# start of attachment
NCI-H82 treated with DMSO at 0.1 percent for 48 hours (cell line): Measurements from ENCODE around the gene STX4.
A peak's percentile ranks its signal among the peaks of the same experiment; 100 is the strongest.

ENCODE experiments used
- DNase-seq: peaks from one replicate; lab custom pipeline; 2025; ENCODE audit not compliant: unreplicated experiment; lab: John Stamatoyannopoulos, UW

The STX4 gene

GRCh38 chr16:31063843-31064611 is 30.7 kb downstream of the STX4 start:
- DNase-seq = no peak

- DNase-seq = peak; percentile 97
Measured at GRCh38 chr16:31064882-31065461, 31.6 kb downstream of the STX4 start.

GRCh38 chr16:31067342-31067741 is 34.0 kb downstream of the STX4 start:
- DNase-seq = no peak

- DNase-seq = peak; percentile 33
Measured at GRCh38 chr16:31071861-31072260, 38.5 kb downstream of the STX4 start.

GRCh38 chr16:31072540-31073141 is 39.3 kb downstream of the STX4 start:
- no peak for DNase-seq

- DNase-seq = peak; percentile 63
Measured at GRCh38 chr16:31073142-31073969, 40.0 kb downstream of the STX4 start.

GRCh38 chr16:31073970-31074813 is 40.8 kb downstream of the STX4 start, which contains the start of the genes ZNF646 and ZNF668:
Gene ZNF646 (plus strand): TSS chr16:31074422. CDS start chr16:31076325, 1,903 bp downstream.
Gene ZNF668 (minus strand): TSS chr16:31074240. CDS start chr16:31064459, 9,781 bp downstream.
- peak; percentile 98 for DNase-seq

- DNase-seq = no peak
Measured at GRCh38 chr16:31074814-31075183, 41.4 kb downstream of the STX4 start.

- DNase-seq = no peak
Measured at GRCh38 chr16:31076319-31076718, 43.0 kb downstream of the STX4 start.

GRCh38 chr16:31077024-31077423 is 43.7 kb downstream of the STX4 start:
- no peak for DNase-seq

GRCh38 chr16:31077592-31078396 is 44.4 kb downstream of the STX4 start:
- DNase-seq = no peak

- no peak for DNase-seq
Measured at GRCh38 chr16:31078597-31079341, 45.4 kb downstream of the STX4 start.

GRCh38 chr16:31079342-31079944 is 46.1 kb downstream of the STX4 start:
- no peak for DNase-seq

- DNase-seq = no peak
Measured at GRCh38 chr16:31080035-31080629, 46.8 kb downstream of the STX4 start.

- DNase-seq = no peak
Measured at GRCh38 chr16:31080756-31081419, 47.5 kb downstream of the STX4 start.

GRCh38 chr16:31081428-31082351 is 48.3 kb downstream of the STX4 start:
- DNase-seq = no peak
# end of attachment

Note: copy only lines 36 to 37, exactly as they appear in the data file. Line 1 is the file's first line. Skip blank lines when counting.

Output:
- DNase-seq = no peak
Measured at GRCh38 chr16:31080756-31081419, 47.5 kb downstream of the STX4 start.